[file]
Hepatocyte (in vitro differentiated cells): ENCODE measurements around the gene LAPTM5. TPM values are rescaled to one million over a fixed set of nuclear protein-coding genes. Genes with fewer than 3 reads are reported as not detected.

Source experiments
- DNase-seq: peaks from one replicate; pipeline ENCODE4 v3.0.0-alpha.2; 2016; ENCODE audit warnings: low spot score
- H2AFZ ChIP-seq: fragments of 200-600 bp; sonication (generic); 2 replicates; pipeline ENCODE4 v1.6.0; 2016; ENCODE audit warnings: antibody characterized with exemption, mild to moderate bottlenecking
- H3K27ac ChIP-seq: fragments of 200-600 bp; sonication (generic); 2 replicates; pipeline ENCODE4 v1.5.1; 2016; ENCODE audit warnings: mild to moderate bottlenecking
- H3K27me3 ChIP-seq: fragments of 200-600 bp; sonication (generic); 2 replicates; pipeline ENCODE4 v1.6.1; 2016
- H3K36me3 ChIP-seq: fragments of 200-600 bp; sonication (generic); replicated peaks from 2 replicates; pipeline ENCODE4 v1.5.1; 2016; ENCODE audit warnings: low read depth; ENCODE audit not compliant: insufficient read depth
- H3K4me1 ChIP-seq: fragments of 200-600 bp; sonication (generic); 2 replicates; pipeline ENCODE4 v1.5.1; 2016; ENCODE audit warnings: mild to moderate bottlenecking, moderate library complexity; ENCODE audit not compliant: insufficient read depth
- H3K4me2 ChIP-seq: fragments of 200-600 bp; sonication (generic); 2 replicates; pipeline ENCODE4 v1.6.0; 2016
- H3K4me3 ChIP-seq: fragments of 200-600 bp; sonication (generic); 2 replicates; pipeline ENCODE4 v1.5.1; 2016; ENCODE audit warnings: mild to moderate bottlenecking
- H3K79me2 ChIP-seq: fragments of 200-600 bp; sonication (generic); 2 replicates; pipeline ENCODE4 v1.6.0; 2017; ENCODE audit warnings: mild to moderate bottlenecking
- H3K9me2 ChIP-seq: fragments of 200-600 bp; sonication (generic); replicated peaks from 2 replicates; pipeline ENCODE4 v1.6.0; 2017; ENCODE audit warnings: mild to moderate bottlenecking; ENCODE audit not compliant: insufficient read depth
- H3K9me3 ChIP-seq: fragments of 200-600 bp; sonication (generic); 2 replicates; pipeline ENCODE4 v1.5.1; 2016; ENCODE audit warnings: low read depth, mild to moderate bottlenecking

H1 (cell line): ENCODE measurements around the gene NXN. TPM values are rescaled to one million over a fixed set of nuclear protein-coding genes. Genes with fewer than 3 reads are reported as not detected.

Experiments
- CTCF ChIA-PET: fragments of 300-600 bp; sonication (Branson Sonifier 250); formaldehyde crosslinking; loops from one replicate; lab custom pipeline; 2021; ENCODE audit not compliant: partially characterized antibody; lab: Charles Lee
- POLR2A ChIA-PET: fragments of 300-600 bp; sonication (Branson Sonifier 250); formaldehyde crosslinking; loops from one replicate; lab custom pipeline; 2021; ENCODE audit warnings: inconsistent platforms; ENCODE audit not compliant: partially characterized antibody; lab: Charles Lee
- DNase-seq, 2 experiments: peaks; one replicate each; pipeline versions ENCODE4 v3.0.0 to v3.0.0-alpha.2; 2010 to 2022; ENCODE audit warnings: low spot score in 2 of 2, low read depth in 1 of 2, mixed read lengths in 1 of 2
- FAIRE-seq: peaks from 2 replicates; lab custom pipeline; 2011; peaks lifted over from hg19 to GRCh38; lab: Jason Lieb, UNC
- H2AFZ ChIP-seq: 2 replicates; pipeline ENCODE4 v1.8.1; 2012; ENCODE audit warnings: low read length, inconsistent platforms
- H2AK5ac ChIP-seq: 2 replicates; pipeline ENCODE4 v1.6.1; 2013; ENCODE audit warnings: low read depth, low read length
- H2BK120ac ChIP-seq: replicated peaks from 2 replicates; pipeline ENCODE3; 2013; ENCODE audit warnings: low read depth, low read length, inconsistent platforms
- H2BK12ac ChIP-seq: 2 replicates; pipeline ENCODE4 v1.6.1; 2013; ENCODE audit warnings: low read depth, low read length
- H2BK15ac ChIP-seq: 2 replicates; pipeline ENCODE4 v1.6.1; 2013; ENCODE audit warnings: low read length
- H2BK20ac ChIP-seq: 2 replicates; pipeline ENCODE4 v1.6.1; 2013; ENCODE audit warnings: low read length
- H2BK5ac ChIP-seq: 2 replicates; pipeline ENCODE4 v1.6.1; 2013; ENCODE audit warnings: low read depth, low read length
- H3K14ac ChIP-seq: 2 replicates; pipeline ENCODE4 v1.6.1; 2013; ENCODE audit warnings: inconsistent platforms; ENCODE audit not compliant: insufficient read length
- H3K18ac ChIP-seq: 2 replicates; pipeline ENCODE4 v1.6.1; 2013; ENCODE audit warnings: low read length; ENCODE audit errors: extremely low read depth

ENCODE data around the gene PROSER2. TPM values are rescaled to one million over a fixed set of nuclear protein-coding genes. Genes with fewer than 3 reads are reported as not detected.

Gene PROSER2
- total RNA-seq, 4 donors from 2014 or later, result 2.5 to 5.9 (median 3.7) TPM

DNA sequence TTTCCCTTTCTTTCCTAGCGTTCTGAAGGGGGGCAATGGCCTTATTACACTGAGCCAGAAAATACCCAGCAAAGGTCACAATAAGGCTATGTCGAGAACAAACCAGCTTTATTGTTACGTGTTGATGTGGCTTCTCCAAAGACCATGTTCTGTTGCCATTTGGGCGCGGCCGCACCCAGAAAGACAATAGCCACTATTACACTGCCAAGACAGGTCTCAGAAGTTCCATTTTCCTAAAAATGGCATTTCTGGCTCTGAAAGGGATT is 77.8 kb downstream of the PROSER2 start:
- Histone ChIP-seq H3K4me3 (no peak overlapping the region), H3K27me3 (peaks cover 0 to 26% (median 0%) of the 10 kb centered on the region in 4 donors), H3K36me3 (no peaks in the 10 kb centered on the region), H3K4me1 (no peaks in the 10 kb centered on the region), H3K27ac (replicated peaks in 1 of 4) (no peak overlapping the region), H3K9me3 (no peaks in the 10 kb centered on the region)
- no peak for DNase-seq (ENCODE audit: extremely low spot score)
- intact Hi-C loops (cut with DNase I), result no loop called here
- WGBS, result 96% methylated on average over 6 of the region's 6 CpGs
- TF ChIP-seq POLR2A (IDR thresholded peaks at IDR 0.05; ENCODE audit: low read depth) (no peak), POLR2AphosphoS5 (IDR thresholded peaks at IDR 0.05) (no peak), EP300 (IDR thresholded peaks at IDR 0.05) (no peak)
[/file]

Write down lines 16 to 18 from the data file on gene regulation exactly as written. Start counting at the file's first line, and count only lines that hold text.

- CTCF ChIA-PET: fragments of 300-600 bp; sonication (Branson Sonifier 250); formaldehyde crosslinking; loops from one replicate; lab custom pipeline; 2021; ENCODE audit not compliant: partially characterized antibody; lab: Charles Lee
- POLR2A ChIA-PET: fragments of 300-600 bp; sonication (Branson Sonifier 250); formaldehyde crosslinking; loops from one replicate; lab custom pipeline; 2021; ENCODE audit warnings: inconsistent platforms; ENCODE audit not compliant: partially characterized antibody; lab: Charles Lee
- DNase-seq, 2 experiments: peaks; one replicate each; pipeline versions ENCODE4 v3.0.0 to v3.0.0-alpha.2; 2010 to 2022; ENCODE audit warnings: low spot score in 2 of 2, low read depth in 1 of 2, mixed read lengths in 1 of 2